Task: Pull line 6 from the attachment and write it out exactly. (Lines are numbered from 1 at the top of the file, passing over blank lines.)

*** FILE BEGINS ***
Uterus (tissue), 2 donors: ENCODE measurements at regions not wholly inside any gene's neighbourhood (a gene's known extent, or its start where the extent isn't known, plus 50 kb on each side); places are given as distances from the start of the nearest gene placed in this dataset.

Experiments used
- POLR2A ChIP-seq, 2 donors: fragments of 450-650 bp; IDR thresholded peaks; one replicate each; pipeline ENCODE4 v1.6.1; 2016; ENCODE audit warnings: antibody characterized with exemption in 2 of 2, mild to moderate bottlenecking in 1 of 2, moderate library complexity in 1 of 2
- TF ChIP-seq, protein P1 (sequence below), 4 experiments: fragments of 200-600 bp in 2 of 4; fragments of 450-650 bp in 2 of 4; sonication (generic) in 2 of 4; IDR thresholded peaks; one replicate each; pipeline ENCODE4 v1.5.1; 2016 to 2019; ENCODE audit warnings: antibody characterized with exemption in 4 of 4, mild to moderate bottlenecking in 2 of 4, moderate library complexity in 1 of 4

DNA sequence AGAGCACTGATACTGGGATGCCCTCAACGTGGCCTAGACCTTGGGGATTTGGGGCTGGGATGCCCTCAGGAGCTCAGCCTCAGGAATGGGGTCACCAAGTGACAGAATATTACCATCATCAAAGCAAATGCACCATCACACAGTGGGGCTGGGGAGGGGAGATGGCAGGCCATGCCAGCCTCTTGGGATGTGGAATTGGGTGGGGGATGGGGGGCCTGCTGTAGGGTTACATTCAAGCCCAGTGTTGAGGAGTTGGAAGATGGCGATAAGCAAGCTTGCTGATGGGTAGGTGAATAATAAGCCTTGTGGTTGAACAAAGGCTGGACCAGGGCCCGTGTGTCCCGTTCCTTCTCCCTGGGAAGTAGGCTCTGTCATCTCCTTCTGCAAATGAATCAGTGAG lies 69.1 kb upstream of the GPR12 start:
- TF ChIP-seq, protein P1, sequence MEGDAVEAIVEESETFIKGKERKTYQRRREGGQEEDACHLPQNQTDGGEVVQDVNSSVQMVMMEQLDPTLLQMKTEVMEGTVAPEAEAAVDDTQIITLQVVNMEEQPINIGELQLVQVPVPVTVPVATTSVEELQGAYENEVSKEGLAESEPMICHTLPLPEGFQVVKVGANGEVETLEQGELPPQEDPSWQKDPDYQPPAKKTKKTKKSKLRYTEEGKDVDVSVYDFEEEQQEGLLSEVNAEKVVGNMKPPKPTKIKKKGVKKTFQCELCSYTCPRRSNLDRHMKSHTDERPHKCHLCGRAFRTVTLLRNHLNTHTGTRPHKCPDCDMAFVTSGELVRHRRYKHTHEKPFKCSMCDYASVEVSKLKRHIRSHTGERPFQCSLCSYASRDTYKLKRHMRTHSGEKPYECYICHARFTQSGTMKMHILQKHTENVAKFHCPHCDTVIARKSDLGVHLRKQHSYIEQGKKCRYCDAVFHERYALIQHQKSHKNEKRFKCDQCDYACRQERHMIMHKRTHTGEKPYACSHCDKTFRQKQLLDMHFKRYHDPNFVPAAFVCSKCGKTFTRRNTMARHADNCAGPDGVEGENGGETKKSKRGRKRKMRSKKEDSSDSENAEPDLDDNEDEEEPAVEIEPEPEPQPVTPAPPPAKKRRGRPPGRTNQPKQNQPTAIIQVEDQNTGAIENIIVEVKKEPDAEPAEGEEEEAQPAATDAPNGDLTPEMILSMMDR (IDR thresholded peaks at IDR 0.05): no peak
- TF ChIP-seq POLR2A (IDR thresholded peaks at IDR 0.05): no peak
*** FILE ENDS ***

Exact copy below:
- TF ChIP-seq, protein P1, sequence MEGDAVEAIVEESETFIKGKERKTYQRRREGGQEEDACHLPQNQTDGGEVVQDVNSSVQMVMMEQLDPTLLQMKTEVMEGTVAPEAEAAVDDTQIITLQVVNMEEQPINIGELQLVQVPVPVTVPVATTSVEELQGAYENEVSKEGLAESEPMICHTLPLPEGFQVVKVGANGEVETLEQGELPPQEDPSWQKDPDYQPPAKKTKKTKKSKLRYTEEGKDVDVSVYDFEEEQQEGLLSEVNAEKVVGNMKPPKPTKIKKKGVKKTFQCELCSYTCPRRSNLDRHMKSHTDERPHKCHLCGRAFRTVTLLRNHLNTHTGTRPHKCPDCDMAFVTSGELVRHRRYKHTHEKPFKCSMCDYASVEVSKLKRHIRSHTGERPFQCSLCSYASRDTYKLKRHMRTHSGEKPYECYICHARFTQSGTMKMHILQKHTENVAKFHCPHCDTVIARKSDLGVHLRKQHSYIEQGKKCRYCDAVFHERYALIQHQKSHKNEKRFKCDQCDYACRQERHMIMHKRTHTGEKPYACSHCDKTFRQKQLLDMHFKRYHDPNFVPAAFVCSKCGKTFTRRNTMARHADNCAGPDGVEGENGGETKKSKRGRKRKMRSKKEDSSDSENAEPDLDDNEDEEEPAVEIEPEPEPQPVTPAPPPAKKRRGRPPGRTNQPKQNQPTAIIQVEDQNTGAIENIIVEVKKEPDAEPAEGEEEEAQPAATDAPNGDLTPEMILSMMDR (IDR thresholded peaks at IDR 0.05): no peak